I’ve been asked a few times why I do the food blog. It’s a complex question with a multitude of answers. And a post over Joy The Baker prompted me to write a little bit about it.
Vanity? Only in very small part. Commercial gain? Hardly. The small change gained from promotion here would never pay the bills. Well, maybe if I worked at linking and promotion 24 hours a day. But with job duties in the photo industry, I don’t have the luxury of that time.
The blog idea started to gain a little bit of traction a few years back. I was cleaning out my cupboard and found a half dozen cans of Spam tucked in the back of the cupboard. Each day for the next week, I opened up a can and made a different variation of Spam – Spam and Eggs, Spam Hash on Toast, Spam and Egg Terrine, Spam Pate on Brioche, you name it. I photographed them all, wrote up a little blurb touting Spam as the new Haute Cuisine, and emailed them to a list of friends. One of the crew said “Hey you should take pics and write about this stuff.” While that was encouraging, it still wasn’t enough. I do make whacky dishes sometimes and a few may even find their way to this blog. But I needed to have some more purpose. And since I had gotten back into the baking around that time too, the ATVY blog was born.
I had tried to combine the baking stuff with a local food blog. I trashed that idea after about two months. And here’s why. Bakers, chefs, cooks et all are on a mission of sorts. They want the Good Stuff and not the Fluff. One who is after a Danish Braid technique is not going to give a crap that I ate at the restaurant around the corner yesterday. So I try and get to the meat of the matter here. Whether it’s good or not is entirely in the hands of the readers.
The other and perhaps most important reason behind the baking blog is that while I’m a good cook, I have always been The Frustrated Baker. So I like to take what I’ve learned to help others realize that they’re not abject failures. It’s one of the reasons I post my failures in My Own Kitchen Disasters. I’ve learned a lot from failures and baking disasters over time. I’ve learned that I must cut steam vents for certain things. I’ve learned about leavening. I’ve learned about how different oven temperatures affect things in different ways. Successful baking does not evolve from a list of stuff written down on a piece of paper. It does not come from memorizing a bunch of steps. It comes from willingness to Learn, to Create, to Experiment. Otherwise you’ve got nothing much to say except “Hey look – I took this list of stuff and made the exact same thing like on that other blog!” Wow. How exciting. Heavy sigh… What else ya got?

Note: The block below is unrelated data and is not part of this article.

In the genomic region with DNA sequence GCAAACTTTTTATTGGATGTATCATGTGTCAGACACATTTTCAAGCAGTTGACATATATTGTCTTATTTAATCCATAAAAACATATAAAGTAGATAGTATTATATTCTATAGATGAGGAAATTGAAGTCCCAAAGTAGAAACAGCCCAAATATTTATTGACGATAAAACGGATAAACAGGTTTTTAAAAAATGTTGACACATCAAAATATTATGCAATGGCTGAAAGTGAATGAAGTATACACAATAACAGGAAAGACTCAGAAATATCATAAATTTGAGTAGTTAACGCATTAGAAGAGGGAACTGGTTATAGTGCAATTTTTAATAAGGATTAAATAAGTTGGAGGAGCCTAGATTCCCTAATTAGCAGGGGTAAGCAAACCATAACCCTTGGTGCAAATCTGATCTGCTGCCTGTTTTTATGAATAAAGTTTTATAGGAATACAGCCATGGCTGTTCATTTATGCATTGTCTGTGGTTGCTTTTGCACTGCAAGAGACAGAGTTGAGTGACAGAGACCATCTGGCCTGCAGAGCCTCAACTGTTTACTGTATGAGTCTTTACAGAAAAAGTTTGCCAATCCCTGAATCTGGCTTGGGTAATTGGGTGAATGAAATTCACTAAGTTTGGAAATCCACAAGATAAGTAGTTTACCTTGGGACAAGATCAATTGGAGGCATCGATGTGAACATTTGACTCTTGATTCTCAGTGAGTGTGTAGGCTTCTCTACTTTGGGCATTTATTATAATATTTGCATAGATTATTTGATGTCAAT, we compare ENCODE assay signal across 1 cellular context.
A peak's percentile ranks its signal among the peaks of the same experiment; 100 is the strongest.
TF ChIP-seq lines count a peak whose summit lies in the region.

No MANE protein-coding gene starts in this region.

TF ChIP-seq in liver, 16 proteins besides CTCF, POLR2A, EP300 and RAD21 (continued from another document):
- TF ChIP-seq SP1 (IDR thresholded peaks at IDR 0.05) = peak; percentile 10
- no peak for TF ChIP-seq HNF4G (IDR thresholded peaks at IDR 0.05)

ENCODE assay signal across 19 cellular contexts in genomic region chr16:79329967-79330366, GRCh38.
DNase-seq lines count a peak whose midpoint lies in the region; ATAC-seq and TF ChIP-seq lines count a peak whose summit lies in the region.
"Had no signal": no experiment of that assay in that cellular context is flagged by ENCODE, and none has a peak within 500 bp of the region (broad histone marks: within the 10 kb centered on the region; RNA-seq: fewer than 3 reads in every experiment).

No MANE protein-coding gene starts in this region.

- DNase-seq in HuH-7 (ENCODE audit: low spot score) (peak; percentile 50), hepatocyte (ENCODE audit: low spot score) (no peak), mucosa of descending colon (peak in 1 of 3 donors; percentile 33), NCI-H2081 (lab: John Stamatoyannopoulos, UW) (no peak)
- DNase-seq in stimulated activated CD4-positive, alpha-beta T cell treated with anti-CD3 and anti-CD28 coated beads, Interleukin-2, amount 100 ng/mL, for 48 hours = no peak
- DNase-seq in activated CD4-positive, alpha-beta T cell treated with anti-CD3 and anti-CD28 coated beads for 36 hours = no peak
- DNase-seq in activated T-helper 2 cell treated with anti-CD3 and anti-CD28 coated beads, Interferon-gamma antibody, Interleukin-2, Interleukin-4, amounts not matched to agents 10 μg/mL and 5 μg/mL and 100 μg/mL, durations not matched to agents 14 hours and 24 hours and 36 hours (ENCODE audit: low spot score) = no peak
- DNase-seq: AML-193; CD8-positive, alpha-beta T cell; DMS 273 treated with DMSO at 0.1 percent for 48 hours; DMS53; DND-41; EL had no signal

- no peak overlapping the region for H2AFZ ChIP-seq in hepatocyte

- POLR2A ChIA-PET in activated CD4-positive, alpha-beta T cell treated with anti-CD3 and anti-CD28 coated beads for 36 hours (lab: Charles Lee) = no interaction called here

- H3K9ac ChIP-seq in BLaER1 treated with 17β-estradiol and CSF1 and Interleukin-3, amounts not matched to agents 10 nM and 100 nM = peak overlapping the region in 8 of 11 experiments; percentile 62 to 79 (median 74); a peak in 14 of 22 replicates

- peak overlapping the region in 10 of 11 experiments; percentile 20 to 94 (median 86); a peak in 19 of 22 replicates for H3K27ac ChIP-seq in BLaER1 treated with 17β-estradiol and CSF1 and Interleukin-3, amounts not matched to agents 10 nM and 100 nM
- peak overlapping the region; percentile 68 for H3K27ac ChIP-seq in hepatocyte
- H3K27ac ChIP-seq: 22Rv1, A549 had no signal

Learning is probably one of the hardest things to try and explain to any new baker. “Recipes, recipes, recipes, I want the Recipes!” is the usual chant. What many beginning bakers fail to accomplish is Mastery. Taking one basic recipe, such as in the sponge cake here, and making the best sponge cake possible. Learn how to perfectly slice it on the horizontal. It is the base of your creation. You can’t afford to screw it up. Lots of sugar glop on a Bad Cake does not make it a Good Cake.
Once you become willing and are able to properly submit to learning and have mastered a specific technique, change it up. Create! Here taken a one layer sponge cake sliced down the middle and have done it up with fresh whipped cream, some drained crushed pineapple, coconut, and some toasted walnuts. It’s nothing I learned out of a book. It’s nothing I saw on a blog. I just did it. I wanted to get in some practice with the pastry bag, and this is what I wound up with. As I’ve said before, this stuff ain’t Rocket Science. And what did I learn here? That I really need a whipped cream stabilizer especially since this cake was done when it was about 90 degrees out in the middle of June.
After you’ve mastered a technique such the little one layer sponge cake, Experiment. The original cake recipe I started with is here in the post for The Little Apple Cake. Since then, I’ve changed up the mix and have changed it to 4 eggs and one cup of Cake Flour. For a basic plain vanilla sponge, I use a teaspoon or so of good vanilla and leave out the cinnamon. I’ve even cut back on the sugar a bit. When I want to do a cream cake with gobs of goo or sweetened whipped cream, this simple basic cake works everytime. It takes a syrup well, it stands up well to fillings, and there’s not so much junk in it that it takes away from my extra adornments.
Learn and Master your Basics. From there, you can take your creations in any direction.
Joy The Baker also made note of cameras in the post I linked. I’ll just leave you with one very important thing for right now. Photography is All About The Light, and not much else. So a $5000 camera isn’t going to do you any better than a hundred dollar point shoot if you don’t know how to use it. Yes you can get a lucky shot with the expensive DSLRs. But with a few food bloggers I’ve talked to over time, they’ve experienced nothing but frustration. Start with Good Light – that’s primary, even if you own a lowly point & shoot.